Home Courts Federal Use Of Force Complaints Filed Against San Ramon PD

Federal Use Of Force Complaints Filed Against San Ramon PD

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Federal complaints alleging excessive use of force – including an allegedly crippling attack by a police dog on an unresisting subject – have been lodged against the City of San Ramon and its police department.

Two complaints, one filed by a former gig worker who ran afoul of police after he fell behind on a lease payment for a vehicle he used for work, the other a demonstrator at a Black Lives Matter protest in Walnut Creek – are making their way through federal court and gaining press attention this week.

Both complaints allege excessive force by San Ramon PD officers in separate encounters in 2020, as well as unsettling use of a police canine during the traffic stop and arrest of Uber driver Ali Badr – whose arm was badly mauled by a police dog after he was pulled over for allegedly driving a stolen car.

Attorneys for Badr allege deprivations of his constitutional rights as well as lasting physical and psychological impairments stemming from their client’s arrest in San Ramon in December 2020. On that night Badr, 42, was pulled over because the rental car he was driving had been reported stolen by the rental car company Badr was leasing from when he fell behind on a payment.

The Oakland man said he exited the vehicle when asked by officers and was complying with commands to walk back to them when Officer John Cattolico “deployed the police K-9 to attack and bite” him which – according to body camera video released to news outlets – the dog did, latching onto Badr’s right arm and inflicting deep wounds.

Badr, who can reportedly be heard asking officers what he’d done as the dog continued to bite his arm for approximately 50 seconds before it was called off, suffered permanent injuries. His suit also names the leasing company which reported his vehicle as stolen.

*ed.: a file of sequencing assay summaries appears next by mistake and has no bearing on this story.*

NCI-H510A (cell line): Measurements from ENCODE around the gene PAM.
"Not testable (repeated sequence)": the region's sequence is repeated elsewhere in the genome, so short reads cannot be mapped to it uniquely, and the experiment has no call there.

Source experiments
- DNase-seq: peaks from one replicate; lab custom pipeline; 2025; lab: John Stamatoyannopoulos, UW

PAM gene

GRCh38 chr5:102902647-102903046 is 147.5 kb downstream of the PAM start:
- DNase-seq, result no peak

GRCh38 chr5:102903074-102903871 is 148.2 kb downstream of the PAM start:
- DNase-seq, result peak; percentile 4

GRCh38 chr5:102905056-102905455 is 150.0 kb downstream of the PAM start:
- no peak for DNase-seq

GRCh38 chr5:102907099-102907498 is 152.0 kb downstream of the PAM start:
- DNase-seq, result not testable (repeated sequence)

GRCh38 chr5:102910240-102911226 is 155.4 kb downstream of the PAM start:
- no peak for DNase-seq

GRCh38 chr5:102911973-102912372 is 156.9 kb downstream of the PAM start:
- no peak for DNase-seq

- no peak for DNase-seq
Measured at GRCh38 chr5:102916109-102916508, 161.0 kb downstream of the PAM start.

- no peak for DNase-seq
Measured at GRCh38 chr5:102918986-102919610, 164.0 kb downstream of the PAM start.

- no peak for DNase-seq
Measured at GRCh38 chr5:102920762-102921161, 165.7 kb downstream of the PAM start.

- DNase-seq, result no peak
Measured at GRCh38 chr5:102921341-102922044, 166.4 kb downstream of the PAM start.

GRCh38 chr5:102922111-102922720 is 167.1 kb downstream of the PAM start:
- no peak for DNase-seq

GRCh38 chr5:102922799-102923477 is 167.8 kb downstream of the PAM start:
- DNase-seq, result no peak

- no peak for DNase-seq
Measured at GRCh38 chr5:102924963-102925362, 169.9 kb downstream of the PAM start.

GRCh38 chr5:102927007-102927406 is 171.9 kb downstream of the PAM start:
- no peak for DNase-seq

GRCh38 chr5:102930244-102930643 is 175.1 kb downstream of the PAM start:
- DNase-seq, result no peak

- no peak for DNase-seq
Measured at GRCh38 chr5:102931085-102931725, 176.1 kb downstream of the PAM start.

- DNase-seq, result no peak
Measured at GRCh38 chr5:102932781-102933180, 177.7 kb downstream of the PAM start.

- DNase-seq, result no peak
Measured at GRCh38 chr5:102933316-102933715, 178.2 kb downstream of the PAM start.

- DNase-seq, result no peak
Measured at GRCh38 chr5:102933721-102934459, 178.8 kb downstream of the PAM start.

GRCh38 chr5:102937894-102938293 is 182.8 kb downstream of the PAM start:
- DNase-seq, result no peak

A complaint stemming from a second, separate incident in 2020 also names San Ramon police officers as defendants. In it, plaintiff Joseph Mallot maintains he was singled out for assault by officers including Cattolico and officer Keith Testerman – who was also named in Ali Badr’s suit – as well as by a Martinez PD canine team during a Black Lives Matter demonstration in Walnut Creek.

Mallot, who is black, alleges he was singled out by officers that day because of his race and subjected to multiple hits by rubber bullets, a blow from a police baton and attack by the Martinez K9.


  1. I’d need to see video, any one can sue any one for anything, I hope the cities don’t write them checks until a trial occurs. 108RS

    • Jeff you have been a proponent of police brutality in countless posts. It’s your outdated ideology that police should be judge, jury, and executioner that has gotten these officers in trouble and will undoubtedly cost tax payers millions. Maybe you should just sit this one out.

  2. Persons of color protesting for civil rights and human dignity counterposed to police clubs and dogs. Where have we seen that before in this country? Oh wait, I’m old. I’ve seen it. My generation has seen it. You, maybe not. What’s old is new again.

    • I’m all in favor of peaceful protest, but when it turns to blocking intersections, assaulting diners, obstructing elderly people, then turn the dogs loose and let the pepper spray fly. 108RS

  3. If people don’t want to come into contact with the police — quit committing crimes. The enablers are as pathetic as the criminals.

    If you don’t want the rental car company to report the vehicle stolen, don’t fall behind on the payments. Whose fault is that? The fact that he’s suing the leasing company when he fell behind on his payments shows his case has NO merit.

  4. CarMommy reported the car stolen. It was not. He was behind in payments but in legal possession of the car according to his lawsuit, trying to earn income with the car.
    Being financially strapped or behind in payments does not make one a criminal. Believing in the rule of law does not make me an enabler.

    • david,